More importantly,  dividing disease burden by national origin can cause grave long-term consequences, such as immigration restriction. When talking about public health, people tend to think it from a domestic policy perspective and overlook immigration policy. The mission of departments of public health on both the  federal and state level is to reduce the medical burden on U.S. soil. Scholars and advocates focus on treatment for the sick and epidemic prevention by monitoring international travelers. The Department of Homeland Security also has an obligation to protect public health, which they have the sole right to enforce. They could determine “if a foreign national meets the health-related standards for admissibility.”

Every immigrant who wants to obtain the status of permanent resident will have to go through a complex immigration physical exam, and many health conditions are render one “inadmissible.” For people with mental illnesses and trauma experience, their immigration physical exam can be very tough. Histories of self-harm or suicide attempts are considered a red flag for immigration. Additionally, having a history of substance use disorders is a deal breaker. If a person is taking any antidepressants or mood stabilizers, the doctor will immediately start to grill the person. I know this first-handed because I am a peer counselor for immigrants. I advised many people about their exams and visa interviews. During my own exam, I barely managed to defend myself. The assistants asked loaded questions about my health history and I summoned all my nerve to demand to know the legal ground of asking me, “Did you ever hurt anybody?” Even though I am a human rights activist, this question scared me. If I failed to convince them that I had no intention to hurt myself despite having a mood disorder, then I would have been rejected for a legal residency application.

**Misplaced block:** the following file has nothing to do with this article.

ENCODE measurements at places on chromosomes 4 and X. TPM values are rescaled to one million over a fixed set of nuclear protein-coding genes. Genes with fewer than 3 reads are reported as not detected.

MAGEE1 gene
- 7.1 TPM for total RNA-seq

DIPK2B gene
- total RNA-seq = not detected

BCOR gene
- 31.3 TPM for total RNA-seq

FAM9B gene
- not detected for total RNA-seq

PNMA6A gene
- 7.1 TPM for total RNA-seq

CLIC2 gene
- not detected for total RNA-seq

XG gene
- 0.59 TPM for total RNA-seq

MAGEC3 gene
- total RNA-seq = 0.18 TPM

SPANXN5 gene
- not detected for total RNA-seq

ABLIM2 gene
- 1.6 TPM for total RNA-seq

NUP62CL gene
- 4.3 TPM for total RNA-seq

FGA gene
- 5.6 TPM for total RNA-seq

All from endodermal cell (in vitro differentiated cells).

Immigration systems have the ability to strike down many people with various illnesses. I understand that the American immigration system prefers healthy individuals. However, this government-mandated data collection was not designed as a representative sample, and will not be carried out by professionals or community members. Therefore, the program will produce poor quality data that will not yield reliable results about disease burden.

With these flawed “disease burden by national origin” data, immigrants can be easily “ranked,” and some immigrants are bound to fall into the bottom category. The federal government can implement a stricter screening targeted at applicants from certain countries for public health concerns. It is entirely legal and not considered anti-immigration. Currently, the U.S. is having an immigration crisis, with President Donald Trump saying he welcomes immigrants from certain countries, like Norway, but not from some others. He made a hugely offensive statement about Haitians, that they “all have AIDS,” according to a Dec. 23, 2017 New York Times article. The President’s comments are especially risky because people with certain illnesses, such as AIDS, are indeed inadmissible to U.S. soil.